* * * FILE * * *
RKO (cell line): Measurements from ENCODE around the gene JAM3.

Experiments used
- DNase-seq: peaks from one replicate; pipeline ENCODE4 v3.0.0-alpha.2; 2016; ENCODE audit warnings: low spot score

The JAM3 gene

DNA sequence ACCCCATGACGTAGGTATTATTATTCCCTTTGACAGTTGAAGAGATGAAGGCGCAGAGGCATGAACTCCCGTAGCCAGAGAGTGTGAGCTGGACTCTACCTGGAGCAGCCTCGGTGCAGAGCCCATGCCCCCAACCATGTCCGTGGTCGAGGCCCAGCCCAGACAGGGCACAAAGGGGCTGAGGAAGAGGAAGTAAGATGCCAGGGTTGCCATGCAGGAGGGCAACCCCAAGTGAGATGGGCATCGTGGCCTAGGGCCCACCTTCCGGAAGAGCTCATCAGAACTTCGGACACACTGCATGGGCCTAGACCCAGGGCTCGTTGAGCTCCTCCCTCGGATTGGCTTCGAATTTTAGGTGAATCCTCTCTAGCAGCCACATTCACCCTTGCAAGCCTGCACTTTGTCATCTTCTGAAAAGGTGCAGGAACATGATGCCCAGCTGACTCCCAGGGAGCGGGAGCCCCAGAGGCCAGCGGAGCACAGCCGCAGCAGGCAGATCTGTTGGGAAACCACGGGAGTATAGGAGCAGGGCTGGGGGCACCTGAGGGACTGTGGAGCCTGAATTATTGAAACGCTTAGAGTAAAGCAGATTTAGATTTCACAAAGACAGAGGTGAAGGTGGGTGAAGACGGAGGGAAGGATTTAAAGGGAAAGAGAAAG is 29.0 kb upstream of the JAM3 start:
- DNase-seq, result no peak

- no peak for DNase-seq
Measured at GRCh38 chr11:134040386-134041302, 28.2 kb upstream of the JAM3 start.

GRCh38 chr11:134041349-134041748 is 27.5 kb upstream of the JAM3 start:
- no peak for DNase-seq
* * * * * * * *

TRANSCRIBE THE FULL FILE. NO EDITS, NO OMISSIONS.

RKO (cell line): Measurements from ENCODE around the gene JAM3.

Experiments used
- DNase-seq: peaks from one replicate; pipeline ENCODE4 v3.0.0-alpha.2; 2016; ENCODE audit warnings: low spot score

The JAM3 gene

DNA sequence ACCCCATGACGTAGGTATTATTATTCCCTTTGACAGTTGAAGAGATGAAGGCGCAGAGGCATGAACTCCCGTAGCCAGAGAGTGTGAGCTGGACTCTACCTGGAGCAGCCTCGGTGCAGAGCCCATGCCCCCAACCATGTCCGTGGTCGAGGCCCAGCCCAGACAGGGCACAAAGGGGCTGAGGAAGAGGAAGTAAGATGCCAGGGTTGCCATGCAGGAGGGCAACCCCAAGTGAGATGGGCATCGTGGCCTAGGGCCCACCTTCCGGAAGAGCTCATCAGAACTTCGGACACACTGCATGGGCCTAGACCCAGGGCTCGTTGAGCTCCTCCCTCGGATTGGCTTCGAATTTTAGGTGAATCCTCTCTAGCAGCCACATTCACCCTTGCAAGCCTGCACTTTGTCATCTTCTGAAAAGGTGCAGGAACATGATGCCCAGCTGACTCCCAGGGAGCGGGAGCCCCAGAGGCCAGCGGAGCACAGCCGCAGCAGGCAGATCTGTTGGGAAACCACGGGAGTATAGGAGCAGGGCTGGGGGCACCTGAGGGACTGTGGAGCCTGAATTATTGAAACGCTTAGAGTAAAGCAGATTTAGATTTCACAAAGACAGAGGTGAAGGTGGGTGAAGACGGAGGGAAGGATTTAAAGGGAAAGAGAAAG is 29.0 kb upstream of the JAM3 start:
- DNase-seq, result no peak

- no peak for DNase-seq
Measured at GRCh38 chr11:134040386-134041302, 28.2 kb upstream of the JAM3 start.

GRCh38 chr11:134041349-134041748 is 27.5 kb upstream of the JAM3 start:
- no peak for DNase-seq